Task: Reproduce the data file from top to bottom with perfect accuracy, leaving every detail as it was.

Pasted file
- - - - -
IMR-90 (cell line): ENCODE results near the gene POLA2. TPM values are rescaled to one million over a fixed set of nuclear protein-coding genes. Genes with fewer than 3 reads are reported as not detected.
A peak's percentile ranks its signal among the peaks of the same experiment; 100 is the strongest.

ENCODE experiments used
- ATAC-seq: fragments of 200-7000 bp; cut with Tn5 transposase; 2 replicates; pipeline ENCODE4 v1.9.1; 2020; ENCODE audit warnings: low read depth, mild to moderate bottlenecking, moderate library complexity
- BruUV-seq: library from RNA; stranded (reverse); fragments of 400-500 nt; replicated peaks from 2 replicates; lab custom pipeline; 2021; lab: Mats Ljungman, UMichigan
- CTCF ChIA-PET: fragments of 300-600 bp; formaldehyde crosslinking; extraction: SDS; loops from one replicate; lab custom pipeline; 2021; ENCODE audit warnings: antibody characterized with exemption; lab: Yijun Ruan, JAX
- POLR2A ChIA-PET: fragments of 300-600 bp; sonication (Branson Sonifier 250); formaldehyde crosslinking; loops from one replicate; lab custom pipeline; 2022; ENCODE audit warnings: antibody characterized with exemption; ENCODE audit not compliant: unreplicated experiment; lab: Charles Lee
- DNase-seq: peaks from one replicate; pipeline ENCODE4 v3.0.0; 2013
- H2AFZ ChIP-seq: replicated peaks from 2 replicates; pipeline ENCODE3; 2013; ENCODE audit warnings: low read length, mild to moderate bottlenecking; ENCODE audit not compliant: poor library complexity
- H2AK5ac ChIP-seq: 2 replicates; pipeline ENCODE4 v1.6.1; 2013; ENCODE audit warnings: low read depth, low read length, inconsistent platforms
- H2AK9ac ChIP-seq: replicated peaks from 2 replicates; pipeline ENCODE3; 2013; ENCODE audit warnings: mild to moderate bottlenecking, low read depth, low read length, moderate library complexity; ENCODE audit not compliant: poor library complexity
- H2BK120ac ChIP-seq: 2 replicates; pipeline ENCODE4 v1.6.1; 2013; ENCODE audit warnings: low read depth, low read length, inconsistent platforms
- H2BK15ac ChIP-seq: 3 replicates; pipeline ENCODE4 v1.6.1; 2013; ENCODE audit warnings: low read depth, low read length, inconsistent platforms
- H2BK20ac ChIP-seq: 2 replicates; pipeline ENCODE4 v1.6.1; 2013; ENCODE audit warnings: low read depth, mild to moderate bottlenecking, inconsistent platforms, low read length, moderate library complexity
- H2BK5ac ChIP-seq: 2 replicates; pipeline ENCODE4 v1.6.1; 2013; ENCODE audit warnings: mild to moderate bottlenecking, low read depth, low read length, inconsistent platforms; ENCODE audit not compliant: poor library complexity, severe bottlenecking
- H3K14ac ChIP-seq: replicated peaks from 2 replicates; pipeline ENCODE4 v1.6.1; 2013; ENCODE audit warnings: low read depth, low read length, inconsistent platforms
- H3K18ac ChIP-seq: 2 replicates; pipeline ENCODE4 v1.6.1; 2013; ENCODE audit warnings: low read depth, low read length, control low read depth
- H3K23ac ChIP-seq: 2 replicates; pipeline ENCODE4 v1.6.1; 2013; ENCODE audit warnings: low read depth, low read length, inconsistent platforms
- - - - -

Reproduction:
IMR-90 (cell line): ENCODE results near the gene POLA2. TPM values are rescaled to one million over a fixed set of nuclear protein-coding genes. Genes with fewer than 3 reads are reported as not detected.
A peak's percentile ranks its signal among the peaks of the same experiment; 100 is the strongest.

ENCODE experiments used
- ATAC-seq: fragments of 200-7000 bp; cut with Tn5 transposase; 2 replicates; pipeline ENCODE4 v1.9.1; 2020; ENCODE audit warnings: low read depth, mild to moderate bottlenecking, moderate library complexity
- BruUV-seq: library from RNA; stranded (reverse); fragments of 400-500 nt; replicated peaks from 2 replicates; lab custom pipeline; 2021; lab: Mats Ljungman, UMichigan
- CTCF ChIA-PET: fragments of 300-600 bp; formaldehyde crosslinking; extraction: SDS; loops from one replicate; lab custom pipeline; 2021; ENCODE audit warnings: antibody characterized with exemption; lab: Yijun Ruan, JAX
- POLR2A ChIA-PET: fragments of 300-600 bp; sonication (Branson Sonifier 250); formaldehyde crosslinking; loops from one replicate; lab custom pipeline; 2022; ENCODE audit warnings: antibody characterized with exemption; ENCODE audit not compliant: unreplicated experiment; lab: Charles Lee
- DNase-seq: peaks from one replicate; pipeline ENCODE4 v3.0.0; 2013
- H2AFZ ChIP-seq: replicated peaks from 2 replicates; pipeline ENCODE3; 2013; ENCODE audit warnings: low read length, mild to moderate bottlenecking; ENCODE audit not compliant: poor library complexity
- H2AK5ac ChIP-seq: 2 replicates; pipeline ENCODE4 v1.6.1; 2013; ENCODE audit warnings: low read depth, low read length, inconsistent platforms
- H2AK9ac ChIP-seq: replicated peaks from 2 replicates; pipeline ENCODE3; 2013; ENCODE audit warnings: mild to moderate bottlenecking, low read depth, low read length, moderate library complexity; ENCODE audit not compliant: poor library complexity
- H2BK120ac ChIP-seq: 2 replicates; pipeline ENCODE4 v1.6.1; 2013; ENCODE audit warnings: low read depth, low read length, inconsistent platforms
- H2BK15ac ChIP-seq: 3 replicates; pipeline ENCODE4 v1.6.1; 2013; ENCODE audit warnings: low read depth, low read length, inconsistent platforms
- H2BK20ac ChIP-seq: 2 replicates; pipeline ENCODE4 v1.6.1; 2013; ENCODE audit warnings: low read depth, mild to moderate bottlenecking, inconsistent platforms, low read length, moderate library complexity
- H2BK5ac ChIP-seq: 2 replicates; pipeline ENCODE4 v1.6.1; 2013; ENCODE audit warnings: mild to moderate bottlenecking, low read depth, low read length, inconsistent platforms; ENCODE audit not compliant: poor library complexity, severe bottlenecking
- H3K14ac ChIP-seq: replicated peaks from 2 replicates; pipeline ENCODE4 v1.6.1; 2013; ENCODE audit warnings: low read depth, low read length, inconsistent platforms
- H3K18ac ChIP-seq: 2 replicates; pipeline ENCODE4 v1.6.1; 2013; ENCODE audit warnings: low read depth, low read length, control low read depth
- H3K23ac ChIP-seq: 2 replicates; pipeline ENCODE4 v1.6.1; 2013; ENCODE audit warnings: low read depth, low read length, inconsistent platforms